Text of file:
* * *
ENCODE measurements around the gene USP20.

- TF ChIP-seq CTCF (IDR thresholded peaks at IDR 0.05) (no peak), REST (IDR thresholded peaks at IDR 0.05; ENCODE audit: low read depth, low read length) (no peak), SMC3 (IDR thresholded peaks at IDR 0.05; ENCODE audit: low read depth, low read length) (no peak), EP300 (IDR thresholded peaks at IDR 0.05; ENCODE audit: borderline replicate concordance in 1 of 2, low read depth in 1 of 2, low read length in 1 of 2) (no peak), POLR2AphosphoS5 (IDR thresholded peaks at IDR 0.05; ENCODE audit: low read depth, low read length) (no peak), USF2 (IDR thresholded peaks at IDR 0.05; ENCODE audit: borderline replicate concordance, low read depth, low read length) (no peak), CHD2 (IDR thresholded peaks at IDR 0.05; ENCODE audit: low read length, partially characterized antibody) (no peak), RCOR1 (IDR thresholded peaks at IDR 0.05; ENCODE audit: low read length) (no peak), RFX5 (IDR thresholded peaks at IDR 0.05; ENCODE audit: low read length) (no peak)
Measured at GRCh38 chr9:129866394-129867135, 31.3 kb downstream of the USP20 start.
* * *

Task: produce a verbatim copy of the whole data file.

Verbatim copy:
ENCODE measurements around the gene USP20.

- TF ChIP-seq CTCF (IDR thresholded peaks at IDR 0.05) (no peak), REST (IDR thresholded peaks at IDR 0.05; ENCODE audit: low read depth, low read length) (no peak), SMC3 (IDR thresholded peaks at IDR 0.05; ENCODE audit: low read depth, low read length) (no peak), EP300 (IDR thresholded peaks at IDR 0.05; ENCODE audit: borderline replicate concordance in 1 of 2, low read depth in 1 of 2, low read length in 1 of 2) (no peak), POLR2AphosphoS5 (IDR thresholded peaks at IDR 0.05; ENCODE audit: low read depth, low read length) (no peak), USF2 (IDR thresholded peaks at IDR 0.05; ENCODE audit: borderline replicate concordance, low read depth, low read length) (no peak), CHD2 (IDR thresholded peaks at IDR 0.05; ENCODE audit: low read length, partially characterized antibody) (no peak), RCOR1 (IDR thresholded peaks at IDR 0.05; ENCODE audit: low read length) (no peak), RFX5 (IDR thresholded peaks at IDR 0.05; ENCODE audit: low read length) (no peak)
Measured at GRCh38 chr9:129866394-129867135, 31.3 kb downstream of the USP20 start.